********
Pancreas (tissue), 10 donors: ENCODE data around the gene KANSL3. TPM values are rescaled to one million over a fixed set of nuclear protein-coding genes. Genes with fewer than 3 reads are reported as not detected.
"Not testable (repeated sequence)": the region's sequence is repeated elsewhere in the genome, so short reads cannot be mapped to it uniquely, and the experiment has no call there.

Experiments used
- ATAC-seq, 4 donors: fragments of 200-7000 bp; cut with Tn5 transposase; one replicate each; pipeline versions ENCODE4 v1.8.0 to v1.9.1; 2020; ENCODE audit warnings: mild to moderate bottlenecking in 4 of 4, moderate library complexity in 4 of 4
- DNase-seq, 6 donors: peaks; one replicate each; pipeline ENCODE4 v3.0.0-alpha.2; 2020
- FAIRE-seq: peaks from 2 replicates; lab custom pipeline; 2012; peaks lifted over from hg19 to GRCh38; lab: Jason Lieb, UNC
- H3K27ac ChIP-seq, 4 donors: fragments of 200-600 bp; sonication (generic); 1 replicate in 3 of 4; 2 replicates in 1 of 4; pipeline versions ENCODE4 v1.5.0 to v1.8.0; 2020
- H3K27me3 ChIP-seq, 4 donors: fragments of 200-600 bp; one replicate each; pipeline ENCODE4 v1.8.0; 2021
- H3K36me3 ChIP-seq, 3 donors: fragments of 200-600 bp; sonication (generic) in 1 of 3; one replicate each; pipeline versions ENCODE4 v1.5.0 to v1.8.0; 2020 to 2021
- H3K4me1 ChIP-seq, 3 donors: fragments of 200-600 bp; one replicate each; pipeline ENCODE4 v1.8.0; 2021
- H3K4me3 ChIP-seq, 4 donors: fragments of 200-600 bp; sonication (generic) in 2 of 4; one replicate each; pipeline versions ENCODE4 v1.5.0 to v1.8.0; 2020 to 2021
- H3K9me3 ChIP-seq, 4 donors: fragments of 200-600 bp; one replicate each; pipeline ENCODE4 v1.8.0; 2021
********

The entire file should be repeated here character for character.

Pancreas (tissue), 10 donors: ENCODE data around the gene KANSL3. TPM values are rescaled to one million over a fixed set of nuclear protein-coding genes. Genes with fewer than 3 reads are reported as not detected.
"Not testable (repeated sequence)": the region's sequence is repeated elsewhere in the genome, so short reads cannot be mapped to it uniquely, and the experiment has no call there.

Experiments used
- ATAC-seq, 4 donors: fragments of 200-7000 bp; cut with Tn5 transposase; one replicate each; pipeline versions ENCODE4 v1.8.0 to v1.9.1; 2020; ENCODE audit warnings: mild to moderate bottlenecking in 4 of 4, moderate library complexity in 4 of 4
- DNase-seq, 6 donors: peaks; one replicate each; pipeline ENCODE4 v3.0.0-alpha.2; 2020
- FAIRE-seq: peaks from 2 replicates; lab custom pipeline; 2012; peaks lifted over from hg19 to GRCh38; lab: Jason Lieb, UNC
- H3K27ac ChIP-seq, 4 donors: fragments of 200-600 bp; sonication (generic); 1 replicate in 3 of 4; 2 replicates in 1 of 4; pipeline versions ENCODE4 v1.5.0 to v1.8.0; 2020
- H3K27me3 ChIP-seq, 4 donors: fragments of 200-600 bp; one replicate each; pipeline ENCODE4 v1.8.0; 2021
- H3K36me3 ChIP-seq, 3 donors: fragments of 200-600 bp; sonication (generic) in 1 of 3; one replicate each; pipeline versions ENCODE4 v1.5.0 to v1.8.0; 2020 to 2021
- H3K4me1 ChIP-seq, 3 donors: fragments of 200-600 bp; one replicate each; pipeline ENCODE4 v1.8.0; 2021
- H3K4me3 ChIP-seq, 4 donors: fragments of 200-600 bp; sonication (generic) in 2 of 4; one replicate each; pipeline versions ENCODE4 v1.5.0 to v1.8.0; 2020 to 2021
- H3K9me3 ChIP-seq, 4 donors: fragments of 200-600 bp; one replicate each; pipeline ENCODE4 v1.8.0; 2021